Hong Kong anti-extradition law demo set for Sunday, as pro-Beijing lawmakers urge gov’t to ban protests till Sept
Hong Kong’s Civil Human Rights Front has confirmed it will hold a march on Sunday calling for an independent commission of inquiry into recent anti-extradition law protests and the police use of force.
The pro-democracy coalition’s march will begin at Victoria Park in Causeway Bay at 3:30pm and will end at the Court of Final Appeal in Central.
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Front Convener Jimmy Sham said the march will be a peaceful one: “We can only move on when we uncover the truth,” he said after a meeting with the police on Wednesday.
Sham said the Court of Final Appeal was chosen as the endpoint because a proposed commission of inquiry would be led by a judge.
Former chief justice Andrew Li has voiced support for the notion of an independent inquiry.
Protesters have been urging the government to fulfil their five demands since June. The other demands include a complete withdrawal of the extradition bill, the withdrawal of the “riot” characterisation of the June 12 protests, the unconditional release of all arrested protesters, as well as universal suffrage.
Sham said recent confrontations occurred because the government did not agree to any of the demands.
“We urge [Chief Executive] Carrie Lam not to use the police to do her dirty work,” Sham said.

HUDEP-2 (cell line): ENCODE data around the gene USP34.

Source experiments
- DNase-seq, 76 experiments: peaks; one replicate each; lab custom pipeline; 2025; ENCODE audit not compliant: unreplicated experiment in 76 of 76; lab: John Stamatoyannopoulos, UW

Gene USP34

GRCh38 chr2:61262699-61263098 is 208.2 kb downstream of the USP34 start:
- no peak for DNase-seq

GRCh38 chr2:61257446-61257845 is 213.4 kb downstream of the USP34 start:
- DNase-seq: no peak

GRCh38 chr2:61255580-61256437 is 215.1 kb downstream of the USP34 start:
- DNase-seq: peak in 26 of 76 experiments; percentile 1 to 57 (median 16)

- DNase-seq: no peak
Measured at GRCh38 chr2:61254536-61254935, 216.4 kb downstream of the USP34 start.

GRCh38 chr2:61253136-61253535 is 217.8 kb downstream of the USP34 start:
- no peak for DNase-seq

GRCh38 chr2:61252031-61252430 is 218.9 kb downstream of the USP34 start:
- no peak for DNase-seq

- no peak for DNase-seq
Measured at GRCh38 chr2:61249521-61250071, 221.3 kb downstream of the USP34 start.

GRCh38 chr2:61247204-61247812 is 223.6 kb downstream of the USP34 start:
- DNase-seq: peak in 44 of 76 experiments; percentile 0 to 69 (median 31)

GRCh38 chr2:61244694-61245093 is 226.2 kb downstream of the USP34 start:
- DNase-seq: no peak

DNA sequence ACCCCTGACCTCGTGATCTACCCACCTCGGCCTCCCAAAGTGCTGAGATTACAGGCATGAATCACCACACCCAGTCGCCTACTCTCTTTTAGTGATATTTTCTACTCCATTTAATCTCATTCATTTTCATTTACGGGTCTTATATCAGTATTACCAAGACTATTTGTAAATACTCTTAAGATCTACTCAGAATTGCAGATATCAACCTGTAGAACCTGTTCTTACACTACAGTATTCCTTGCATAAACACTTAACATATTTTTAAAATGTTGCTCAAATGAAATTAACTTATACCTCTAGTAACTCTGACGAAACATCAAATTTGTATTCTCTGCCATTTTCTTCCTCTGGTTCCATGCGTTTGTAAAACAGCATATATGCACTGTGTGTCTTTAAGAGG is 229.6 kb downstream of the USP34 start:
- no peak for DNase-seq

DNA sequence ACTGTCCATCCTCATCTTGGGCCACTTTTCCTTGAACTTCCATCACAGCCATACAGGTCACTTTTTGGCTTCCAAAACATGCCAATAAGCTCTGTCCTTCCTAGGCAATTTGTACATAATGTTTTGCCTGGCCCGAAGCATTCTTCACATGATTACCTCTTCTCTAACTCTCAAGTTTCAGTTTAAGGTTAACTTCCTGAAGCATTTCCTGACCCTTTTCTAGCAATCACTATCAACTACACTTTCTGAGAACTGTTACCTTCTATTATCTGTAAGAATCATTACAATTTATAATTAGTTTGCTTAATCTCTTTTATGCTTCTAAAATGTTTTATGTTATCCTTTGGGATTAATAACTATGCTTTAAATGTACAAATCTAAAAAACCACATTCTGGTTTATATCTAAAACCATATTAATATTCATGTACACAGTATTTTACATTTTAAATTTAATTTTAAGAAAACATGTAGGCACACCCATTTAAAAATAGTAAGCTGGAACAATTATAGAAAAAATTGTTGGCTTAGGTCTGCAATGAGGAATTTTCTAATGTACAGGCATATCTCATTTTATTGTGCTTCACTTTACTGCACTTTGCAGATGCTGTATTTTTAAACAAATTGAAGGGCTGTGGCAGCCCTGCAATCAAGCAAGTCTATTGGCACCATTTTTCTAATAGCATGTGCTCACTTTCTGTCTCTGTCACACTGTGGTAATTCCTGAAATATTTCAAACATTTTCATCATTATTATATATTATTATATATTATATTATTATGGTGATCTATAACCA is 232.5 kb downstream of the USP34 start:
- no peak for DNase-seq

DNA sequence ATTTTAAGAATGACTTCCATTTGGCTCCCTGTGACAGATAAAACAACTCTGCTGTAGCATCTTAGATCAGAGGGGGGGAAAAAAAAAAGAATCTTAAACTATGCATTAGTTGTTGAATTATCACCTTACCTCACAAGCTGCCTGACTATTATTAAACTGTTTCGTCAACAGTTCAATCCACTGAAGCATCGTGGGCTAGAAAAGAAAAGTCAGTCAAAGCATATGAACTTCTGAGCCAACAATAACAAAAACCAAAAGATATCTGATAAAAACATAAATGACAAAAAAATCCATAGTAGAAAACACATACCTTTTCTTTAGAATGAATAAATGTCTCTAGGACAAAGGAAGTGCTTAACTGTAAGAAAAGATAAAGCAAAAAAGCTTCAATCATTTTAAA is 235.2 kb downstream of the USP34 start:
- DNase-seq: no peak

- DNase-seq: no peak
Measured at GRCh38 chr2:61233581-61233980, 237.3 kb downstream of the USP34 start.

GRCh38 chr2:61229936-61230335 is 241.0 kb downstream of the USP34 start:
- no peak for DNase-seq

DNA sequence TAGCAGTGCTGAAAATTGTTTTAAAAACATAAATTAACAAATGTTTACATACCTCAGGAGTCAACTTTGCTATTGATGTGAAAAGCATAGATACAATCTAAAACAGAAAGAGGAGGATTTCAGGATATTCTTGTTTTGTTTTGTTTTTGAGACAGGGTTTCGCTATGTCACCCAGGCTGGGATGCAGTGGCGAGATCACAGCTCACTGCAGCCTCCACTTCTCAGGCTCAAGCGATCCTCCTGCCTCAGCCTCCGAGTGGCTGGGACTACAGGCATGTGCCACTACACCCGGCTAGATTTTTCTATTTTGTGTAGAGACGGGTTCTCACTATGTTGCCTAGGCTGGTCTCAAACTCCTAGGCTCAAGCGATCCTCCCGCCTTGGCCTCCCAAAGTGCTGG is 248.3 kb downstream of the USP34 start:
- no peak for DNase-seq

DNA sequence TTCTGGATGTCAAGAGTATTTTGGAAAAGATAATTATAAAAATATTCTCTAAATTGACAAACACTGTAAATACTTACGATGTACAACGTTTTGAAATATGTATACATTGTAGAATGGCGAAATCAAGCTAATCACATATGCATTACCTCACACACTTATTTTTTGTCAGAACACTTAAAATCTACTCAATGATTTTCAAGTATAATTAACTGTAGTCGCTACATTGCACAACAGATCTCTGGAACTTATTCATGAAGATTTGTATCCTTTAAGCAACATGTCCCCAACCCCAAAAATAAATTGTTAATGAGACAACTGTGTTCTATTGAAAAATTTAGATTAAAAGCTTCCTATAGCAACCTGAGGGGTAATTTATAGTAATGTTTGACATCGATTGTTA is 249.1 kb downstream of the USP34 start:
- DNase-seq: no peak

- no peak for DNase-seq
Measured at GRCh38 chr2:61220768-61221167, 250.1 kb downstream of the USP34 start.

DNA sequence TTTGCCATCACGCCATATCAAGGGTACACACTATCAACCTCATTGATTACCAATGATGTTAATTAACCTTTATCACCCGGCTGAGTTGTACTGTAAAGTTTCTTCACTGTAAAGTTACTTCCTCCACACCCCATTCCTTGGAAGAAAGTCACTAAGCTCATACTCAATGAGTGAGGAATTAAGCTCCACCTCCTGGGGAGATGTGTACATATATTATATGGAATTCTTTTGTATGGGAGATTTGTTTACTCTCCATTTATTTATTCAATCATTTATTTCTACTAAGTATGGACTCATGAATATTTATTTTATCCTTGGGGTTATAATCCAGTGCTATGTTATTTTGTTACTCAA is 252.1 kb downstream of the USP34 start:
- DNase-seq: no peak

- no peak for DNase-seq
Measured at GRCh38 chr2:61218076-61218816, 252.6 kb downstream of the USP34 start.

The extradition bill would allow the city to handle case-by-case fugitive transfers to jurisdictions with no prior arrangements, including China. Critics have said residents would be at risk of extradition to the mainland, which lacks human rights protections. Chief Executive Carrie Lam declared the bill “dead” last week, but did not enact any mechanism to withdraw it.
Meanwhile, pro-Beijing lawmakers Ann Chiang and Junius Ho have urged the government to take measures to ban protests.
Ho led a group of around 50 people to demonstrate outside the police headquarters on Wednesday morning, urging police not to issue a letter of no objection to the Front’s march, and ban future protests until September.
“They can chat with people in Victoria Park, but they cannot damage shops or occupy streets,” Ho said.
Sham said in response that banning protests will not resolve the conflicts in society: “Even if all protests are deemed illegal, escalation actions will still occur, because the political problems are yet to be resolved.””Some young people are willing to make sacrifices for Hong Kong’s future, for democracy and freedom, even if it is illegal to do so.”